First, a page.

Sex Shop was a French film that playfully examined the effects of the sexual revolution on the bourgeoisie by telling the story of a milquetoast merchant who converted his bookstore into a sex shop, thereby solving his financial woes and spicing things up with his wife in the bargain. The merchant was a homely man with a disproportionately beautiful wife—and this was a full 30 years before Judd Apatow’s “lovable schlub gets the prom queen” storyline came to dominate American comedy, so director Claude Berri (Jean de Florette, Manon of the Spring) gets credit for being influential.
Who better to sing the theme song than Serge Gainsbourg? He was French (though of Ukrainain Jewish lineage), he wrote songs of sex and love and their myriad complications, he delighted in making people uncomfortable by making them acknowledge their own twisted libidos, and yes, he was a homely, painfully insecure guy who managed to attract the most beautiful women in the world.
Serge hid his insecurity with arrogance and bitter cynicism, as evidenced by the lyrics to this song, which, loosely translated tells of a man who discovers his lover has cheated on him and wants her to tell him every detail as a kind of humiliating punishment for her infidelity.
And here is the instrumental B side.
An earlier, though less explicit, song about the pain of infidelity was 1968’s “Manon,” which would pair nicely with Jacques Brel’s “Ne Me Quitte Pas.”
In 1966, Serge cemented his dirty old man status by writing a song about a girl who loves lollipops for eighteen year old France Gall, who apparently didn’t get the oral sex metaphor and was mortified for years afterward. Key lyric: “…when the barley sugar/perfumed with aniseed/Slides down Annie’s throat/she is in paradise.”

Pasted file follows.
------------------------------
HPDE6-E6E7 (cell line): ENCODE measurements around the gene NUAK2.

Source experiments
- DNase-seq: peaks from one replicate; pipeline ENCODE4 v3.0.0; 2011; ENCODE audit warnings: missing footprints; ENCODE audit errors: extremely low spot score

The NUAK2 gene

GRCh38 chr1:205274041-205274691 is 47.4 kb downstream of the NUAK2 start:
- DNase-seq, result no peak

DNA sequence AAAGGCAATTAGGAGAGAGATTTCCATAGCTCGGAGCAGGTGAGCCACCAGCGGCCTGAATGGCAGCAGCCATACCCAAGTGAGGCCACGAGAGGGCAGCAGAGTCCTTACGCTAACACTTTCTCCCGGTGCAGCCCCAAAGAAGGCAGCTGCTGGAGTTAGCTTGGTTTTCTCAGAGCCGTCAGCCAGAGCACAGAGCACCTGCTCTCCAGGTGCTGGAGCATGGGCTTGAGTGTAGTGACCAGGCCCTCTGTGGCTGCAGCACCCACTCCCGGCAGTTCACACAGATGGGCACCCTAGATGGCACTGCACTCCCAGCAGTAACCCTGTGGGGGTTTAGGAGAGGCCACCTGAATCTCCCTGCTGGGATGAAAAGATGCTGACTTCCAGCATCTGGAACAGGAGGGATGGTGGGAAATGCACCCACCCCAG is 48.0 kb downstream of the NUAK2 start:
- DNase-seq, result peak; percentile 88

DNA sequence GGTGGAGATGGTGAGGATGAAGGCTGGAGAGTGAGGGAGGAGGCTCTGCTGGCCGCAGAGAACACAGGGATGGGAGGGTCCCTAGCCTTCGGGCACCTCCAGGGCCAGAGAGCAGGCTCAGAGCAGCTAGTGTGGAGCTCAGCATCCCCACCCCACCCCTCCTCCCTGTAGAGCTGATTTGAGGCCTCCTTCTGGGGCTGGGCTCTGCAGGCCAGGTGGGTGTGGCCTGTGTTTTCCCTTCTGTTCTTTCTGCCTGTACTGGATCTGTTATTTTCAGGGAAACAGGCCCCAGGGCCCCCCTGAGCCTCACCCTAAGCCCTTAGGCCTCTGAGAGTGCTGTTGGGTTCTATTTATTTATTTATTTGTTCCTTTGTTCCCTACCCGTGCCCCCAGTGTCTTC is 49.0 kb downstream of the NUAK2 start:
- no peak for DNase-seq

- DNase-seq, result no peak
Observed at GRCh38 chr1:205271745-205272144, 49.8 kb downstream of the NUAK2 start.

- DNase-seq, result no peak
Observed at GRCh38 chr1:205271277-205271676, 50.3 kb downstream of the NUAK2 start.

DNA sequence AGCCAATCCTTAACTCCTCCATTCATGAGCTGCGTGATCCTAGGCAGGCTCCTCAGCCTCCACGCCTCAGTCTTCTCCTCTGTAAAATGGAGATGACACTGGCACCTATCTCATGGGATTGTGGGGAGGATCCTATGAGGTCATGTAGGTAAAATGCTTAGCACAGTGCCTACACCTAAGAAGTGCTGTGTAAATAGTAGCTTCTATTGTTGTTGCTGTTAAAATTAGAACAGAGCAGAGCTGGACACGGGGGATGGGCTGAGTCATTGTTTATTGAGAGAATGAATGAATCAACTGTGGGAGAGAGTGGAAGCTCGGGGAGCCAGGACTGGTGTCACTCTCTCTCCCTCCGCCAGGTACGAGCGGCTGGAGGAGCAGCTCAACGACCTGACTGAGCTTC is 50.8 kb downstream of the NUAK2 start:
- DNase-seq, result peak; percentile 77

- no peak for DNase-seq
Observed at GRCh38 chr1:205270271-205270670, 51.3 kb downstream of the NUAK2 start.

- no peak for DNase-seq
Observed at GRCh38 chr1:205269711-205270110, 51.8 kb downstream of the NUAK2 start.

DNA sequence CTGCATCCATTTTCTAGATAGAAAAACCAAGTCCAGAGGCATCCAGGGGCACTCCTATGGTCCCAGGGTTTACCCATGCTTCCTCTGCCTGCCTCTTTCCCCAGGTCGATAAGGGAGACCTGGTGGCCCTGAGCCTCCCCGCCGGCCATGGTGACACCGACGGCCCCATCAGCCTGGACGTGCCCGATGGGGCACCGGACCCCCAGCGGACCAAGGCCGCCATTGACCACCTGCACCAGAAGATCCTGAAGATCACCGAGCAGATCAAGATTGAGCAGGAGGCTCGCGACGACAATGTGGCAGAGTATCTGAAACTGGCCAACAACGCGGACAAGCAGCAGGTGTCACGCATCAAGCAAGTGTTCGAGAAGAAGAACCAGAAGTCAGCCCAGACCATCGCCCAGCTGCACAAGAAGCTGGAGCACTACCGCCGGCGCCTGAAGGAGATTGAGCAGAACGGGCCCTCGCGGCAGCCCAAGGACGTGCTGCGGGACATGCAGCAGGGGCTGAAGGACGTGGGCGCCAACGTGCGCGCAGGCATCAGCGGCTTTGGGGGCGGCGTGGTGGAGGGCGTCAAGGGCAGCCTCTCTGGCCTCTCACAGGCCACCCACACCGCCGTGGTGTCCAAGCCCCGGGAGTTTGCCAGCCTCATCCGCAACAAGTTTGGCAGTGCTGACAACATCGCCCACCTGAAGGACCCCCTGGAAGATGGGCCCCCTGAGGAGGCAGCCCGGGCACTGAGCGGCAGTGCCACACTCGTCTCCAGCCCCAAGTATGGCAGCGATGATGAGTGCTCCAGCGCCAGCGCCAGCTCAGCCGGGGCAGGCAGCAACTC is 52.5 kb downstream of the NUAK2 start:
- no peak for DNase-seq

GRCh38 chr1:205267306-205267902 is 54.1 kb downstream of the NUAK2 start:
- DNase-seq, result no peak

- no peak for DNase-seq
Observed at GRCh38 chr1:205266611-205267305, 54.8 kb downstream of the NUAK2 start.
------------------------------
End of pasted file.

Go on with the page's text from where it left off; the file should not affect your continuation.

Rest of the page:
It’s easy, obviously, to get lost in the provocative nature of Serge’s music and miss out on the fact that the songs were often incredibly strong; he took influences from Paris, London, New York and the Caribbean and blended them together to create something recognizably French but unlike anything anyone else was doing. And he wasn’t too arrogant to mock himself, as this inner dialogue in “Un poison violent, c’est ça l’amour” shows.
Serge died in 1991. His third wife, the singer Jane Birkin, had left him in 1980 after his carousing had gotten to be too much to accept. His already excessive smoking and drinking only worsened after the divorce, to the point where a friend of his said that Serge had been slowly committing suicide for ten years. The elegantly ragged, mischievous scamp persona that Gainsbourg had cultivated may have been his undoing. His influence remains strong, though, even in countries where most of us only understand every twentieth word of his lyrics.
Here is a French television special of his album Histoire de Melody Nelson. See if you can spot the part that De la Soul sampled in “Not Over Until the Fat Lady Plays the Demo,” or the visual element that Beck lovingly swiped for his video for “The New Pollution.” Even if you can’t understand the words, the lush music and trippy visuals make for a compelling twenty-eight minutes.